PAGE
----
Interiors: The top 6 features we designed into our kitchen

When we moved into our 1850's cottage, we knew we wanted to modernise it and add our own touch, as most of the period features had sadly been lost over the years.

We also knew that when we had a family, we would want more flowing spaces, instead of smal, lseparate rooms, and prime candidate was the kitchen. There was a big meaty load bearing 100 year old wall between us and our dream. Although we were sad to lose such an old wall, it wasn't in great shape and to be honest, it's not how people live in the modern day, so it had to be done.

Of course, with that came a lot of dust, disrupton and hard work but whilst that was happening, we set to work on designing our kitchen fittings.

I had a picture of my dream kitchen in my head, but we also had to be practical and think what would work best for this house and our lifestyle. So as much as I wanted a range with a mantel, it just wasn't right for a hardworking family home with two babies.

However, there were several features which we knew we had to make work in this kitchen and would make the most of the space. So here they are in no particular order:

 1) After inheriting a small country kitchen it was really important for us to have a sense of space. Introducing light and a connection to the outdoors was vital. We looked at doing 5 foot of bifold doors across the whole side of the house but would have lost a bit of internal space. 

So we did 3 foot bifold doors to allow us to open up to the garden and a huge picture window. It’s floor to ceiling frame adds so much light and interest. We are forever gazing outside as the birds and nature goes about its business. We did consider having it as a traffic door but it wouldn’t have added anything and cost 3 times as much. Sure, we could have had another wall of storage, but honestly, looking out of the window whilst cooking at the island is a dream.

2) A pull out pantry was next on my dream list and absolutely lived up to the hype. If I could have created a walk in larder then that might have been the only thing to outdo it.  I can fit so much in, it slides out like a dream and each shelf has a designated use; baking, spices, dried goods likes pasta and I can view it all from both sides. It was easily one of the most transformative things in our new kitchen and made up for losing storage space from wall units.

3) It sounds like such a mid life thing to say but an integrated bin was up there on our list of features to include in our new kitchen. We wanted a two section bin to make it easier to recycle. Plus not having to see it, or have it getting in the way, and allowing us plenty of space to put waste has made life with a family that bit easier.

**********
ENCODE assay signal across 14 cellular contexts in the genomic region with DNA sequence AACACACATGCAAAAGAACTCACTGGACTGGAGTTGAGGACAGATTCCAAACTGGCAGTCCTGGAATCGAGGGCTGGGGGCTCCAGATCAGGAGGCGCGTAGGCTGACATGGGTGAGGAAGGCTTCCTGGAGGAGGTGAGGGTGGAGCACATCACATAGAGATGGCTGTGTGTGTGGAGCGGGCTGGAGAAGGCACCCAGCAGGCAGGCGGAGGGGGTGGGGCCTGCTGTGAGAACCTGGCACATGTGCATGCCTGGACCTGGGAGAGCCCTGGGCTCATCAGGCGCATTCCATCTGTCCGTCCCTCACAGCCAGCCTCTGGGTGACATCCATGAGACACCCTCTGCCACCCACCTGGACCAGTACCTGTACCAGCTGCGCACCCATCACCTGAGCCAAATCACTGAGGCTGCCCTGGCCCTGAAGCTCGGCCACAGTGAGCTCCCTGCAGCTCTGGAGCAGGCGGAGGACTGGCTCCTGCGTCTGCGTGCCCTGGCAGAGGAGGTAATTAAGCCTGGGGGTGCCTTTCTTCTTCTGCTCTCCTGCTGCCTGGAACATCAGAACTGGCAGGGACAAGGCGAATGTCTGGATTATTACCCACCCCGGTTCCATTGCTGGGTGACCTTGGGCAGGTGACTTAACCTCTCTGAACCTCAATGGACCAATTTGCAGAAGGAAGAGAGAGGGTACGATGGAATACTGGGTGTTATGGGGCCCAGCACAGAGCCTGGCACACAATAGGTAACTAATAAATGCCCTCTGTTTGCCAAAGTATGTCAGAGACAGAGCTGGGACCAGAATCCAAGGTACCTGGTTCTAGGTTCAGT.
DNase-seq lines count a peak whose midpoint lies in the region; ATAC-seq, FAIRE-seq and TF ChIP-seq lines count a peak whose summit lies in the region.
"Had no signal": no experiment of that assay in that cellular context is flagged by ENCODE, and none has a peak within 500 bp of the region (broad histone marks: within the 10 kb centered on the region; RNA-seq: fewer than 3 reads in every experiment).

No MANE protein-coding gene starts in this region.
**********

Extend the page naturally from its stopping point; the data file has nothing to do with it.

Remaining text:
4) We had a gas hob and single oven in our old kitchen, which served us both fine but we liked the sleek look of an induction hob. We also wanted it to sit on our peninsular island so we could have a ‘chefs table’ where someone could sit at the island with a glass of wine while the other cooked. Over time kids would sit and do homework on the stools and the view over the garden makes a sometimes laborious task that bit easier. We also put in a double stacked oven to make sure we had ample cooking space with a growing family.

5)  We maximised the storage space we did have by going higher up to the ceiling with the tallest units they had, as it's just a dust magnet and wasted space. It didn;t sadly go right up to the ceiling but it has made a huge difference to storing occasional use things. It's not much good for people like my mum who are 5 foot and peanut, but we have ladders and stools to make the job easier. Also, having deep 1000m pan drawers everywhere, means we can fit more in, see what we need, whether it's a saucepan or crockery, and with hidden double drawer inserts, we have a hidden place for cutlery and utensils.

6) When we had put in the picture window and island hob, the issue of extraction came into view. If we had put a traditional cooker hood in, it would have blocked the view we had worked so hard to create in our opinion. For our space, the only option for us was a ceiling extractor. They are hugely expensive and we looked fot ex display to save on money but it has meant it is largely hidden from view and doesn't detract from the open space.

It is so important when redesigning your house to really think about how the light, flow and sense of space will be affected, rather than going for a one size fits all design. Not all kitchen designers will consider this for you (in fact most won't), so spend time tracking the way the sun moves around the room, whether you could completely change up the layout and whether walls can be moved to assist in opening up a space. Yes you want an island (who doesn't these days) but would a penisular create the same effect and save you space? Try not to be too trend led and go with what works for you.

Also think about where you want your sink and hob, the places you spend the most time hanging out, and make sure you incoroporate a view or a more sociable feeling if you can. For us it was important to be able to keep an eye on the babies at the same time as getting jobs done, as well as maximising light and storage. 

What are your kitchen bug bears?

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